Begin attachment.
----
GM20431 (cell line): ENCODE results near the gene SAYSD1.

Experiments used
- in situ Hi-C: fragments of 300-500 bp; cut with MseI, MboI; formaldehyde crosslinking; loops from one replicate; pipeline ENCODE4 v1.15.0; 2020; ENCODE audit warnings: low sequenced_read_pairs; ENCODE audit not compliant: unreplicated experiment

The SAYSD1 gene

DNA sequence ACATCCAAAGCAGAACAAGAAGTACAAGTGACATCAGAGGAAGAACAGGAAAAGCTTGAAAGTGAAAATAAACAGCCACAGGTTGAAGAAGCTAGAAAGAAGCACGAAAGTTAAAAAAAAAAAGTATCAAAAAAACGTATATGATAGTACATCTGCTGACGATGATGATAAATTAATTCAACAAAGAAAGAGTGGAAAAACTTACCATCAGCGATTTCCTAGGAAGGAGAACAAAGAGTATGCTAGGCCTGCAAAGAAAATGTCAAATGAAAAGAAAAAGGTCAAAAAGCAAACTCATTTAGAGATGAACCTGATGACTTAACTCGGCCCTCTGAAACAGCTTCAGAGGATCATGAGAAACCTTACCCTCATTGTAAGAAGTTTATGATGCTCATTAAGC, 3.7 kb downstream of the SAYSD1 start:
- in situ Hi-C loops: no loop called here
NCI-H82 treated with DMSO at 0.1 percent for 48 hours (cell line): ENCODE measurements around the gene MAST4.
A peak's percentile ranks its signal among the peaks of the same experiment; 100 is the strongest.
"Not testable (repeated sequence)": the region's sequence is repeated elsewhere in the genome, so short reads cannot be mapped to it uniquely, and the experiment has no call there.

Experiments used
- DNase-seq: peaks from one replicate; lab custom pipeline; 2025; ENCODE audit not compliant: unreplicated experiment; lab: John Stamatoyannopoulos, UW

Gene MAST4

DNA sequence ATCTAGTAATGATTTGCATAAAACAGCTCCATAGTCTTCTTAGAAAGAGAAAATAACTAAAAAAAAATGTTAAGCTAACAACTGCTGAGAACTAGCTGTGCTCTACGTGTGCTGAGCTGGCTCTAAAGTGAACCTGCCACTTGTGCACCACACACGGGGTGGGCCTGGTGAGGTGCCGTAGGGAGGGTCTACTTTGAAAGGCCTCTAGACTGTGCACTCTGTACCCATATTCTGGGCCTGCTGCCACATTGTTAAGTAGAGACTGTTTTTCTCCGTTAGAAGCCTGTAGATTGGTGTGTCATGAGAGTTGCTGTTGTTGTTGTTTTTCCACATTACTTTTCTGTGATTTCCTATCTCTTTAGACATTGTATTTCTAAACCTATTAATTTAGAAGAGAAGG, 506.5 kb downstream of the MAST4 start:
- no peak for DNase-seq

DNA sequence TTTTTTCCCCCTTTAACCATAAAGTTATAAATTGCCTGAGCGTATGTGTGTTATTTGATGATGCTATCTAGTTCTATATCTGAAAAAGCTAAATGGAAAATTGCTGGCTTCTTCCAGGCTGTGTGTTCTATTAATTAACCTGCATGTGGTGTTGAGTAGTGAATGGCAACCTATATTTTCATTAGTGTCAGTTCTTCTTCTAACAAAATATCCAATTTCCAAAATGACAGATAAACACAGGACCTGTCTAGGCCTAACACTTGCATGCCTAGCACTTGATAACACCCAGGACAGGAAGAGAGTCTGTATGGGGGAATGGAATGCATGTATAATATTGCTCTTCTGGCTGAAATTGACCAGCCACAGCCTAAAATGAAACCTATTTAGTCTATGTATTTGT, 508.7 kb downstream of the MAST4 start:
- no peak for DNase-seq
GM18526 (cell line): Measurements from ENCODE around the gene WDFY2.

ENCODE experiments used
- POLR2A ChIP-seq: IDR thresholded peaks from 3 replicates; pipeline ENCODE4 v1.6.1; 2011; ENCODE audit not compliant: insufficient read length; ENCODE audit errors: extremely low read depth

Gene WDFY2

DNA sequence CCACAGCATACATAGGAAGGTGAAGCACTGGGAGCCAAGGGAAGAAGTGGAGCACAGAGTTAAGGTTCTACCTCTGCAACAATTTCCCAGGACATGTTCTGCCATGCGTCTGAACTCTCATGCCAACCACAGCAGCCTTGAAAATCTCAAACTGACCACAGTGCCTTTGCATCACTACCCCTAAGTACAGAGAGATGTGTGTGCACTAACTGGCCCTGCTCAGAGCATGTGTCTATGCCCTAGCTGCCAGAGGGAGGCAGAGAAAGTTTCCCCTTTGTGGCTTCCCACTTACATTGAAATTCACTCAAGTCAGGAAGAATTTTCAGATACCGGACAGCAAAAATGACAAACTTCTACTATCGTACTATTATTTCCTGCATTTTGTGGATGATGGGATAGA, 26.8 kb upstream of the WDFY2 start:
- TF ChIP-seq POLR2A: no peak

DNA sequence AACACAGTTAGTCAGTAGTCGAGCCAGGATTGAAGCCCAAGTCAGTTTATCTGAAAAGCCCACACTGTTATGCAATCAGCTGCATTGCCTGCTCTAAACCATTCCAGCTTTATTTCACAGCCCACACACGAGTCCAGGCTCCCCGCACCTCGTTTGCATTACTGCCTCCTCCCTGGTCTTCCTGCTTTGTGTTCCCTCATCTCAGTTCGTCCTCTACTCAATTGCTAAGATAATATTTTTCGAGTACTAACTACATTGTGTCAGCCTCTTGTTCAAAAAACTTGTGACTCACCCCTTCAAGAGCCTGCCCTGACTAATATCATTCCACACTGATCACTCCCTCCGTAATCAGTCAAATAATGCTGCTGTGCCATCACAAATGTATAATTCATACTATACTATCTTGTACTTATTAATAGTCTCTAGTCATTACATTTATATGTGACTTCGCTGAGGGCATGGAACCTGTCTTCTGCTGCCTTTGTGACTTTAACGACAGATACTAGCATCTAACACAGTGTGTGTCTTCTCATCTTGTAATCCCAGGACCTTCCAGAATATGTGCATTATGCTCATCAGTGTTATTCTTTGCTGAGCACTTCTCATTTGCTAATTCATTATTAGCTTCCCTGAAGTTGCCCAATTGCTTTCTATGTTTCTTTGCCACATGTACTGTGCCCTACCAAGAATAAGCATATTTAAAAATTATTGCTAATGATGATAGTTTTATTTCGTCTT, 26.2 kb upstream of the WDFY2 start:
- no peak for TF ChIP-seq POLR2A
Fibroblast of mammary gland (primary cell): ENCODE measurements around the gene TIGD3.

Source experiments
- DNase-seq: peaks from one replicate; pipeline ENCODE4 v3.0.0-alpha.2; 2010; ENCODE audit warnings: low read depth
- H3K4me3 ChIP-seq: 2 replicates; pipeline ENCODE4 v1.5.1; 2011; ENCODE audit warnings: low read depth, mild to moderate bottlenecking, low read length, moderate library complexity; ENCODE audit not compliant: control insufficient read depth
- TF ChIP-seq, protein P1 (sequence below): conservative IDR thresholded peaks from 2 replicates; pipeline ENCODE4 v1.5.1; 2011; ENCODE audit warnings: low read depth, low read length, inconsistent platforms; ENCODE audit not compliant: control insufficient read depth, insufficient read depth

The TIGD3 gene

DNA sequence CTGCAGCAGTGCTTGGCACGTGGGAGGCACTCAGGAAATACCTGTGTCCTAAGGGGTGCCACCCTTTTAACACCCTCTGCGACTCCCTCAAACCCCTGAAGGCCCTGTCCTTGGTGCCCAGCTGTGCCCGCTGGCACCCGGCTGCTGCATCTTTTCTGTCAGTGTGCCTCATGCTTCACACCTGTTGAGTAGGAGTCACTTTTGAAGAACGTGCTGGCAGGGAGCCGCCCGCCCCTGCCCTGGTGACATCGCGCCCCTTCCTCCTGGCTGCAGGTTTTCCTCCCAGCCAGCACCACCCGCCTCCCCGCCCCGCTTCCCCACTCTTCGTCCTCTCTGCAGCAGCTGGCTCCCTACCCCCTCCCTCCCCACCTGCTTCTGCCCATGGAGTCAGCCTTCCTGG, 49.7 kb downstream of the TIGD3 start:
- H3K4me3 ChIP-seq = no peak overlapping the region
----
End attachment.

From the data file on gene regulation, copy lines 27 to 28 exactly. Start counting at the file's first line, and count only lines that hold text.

- DNase-seq: peaks from one replicate; pipeline ENCODE4 v3.0.0-alpha.2; 2010; ENCODE audit warnings: low read depth
- H3K4me3 ChIP-seq: 2 replicates; pipeline ENCODE4 v1.5.1; 2011; ENCODE audit warnings: low read depth, mild to moderate bottlenecking, low read length, moderate library complexity; ENCODE audit not compliant: control insufficient read depth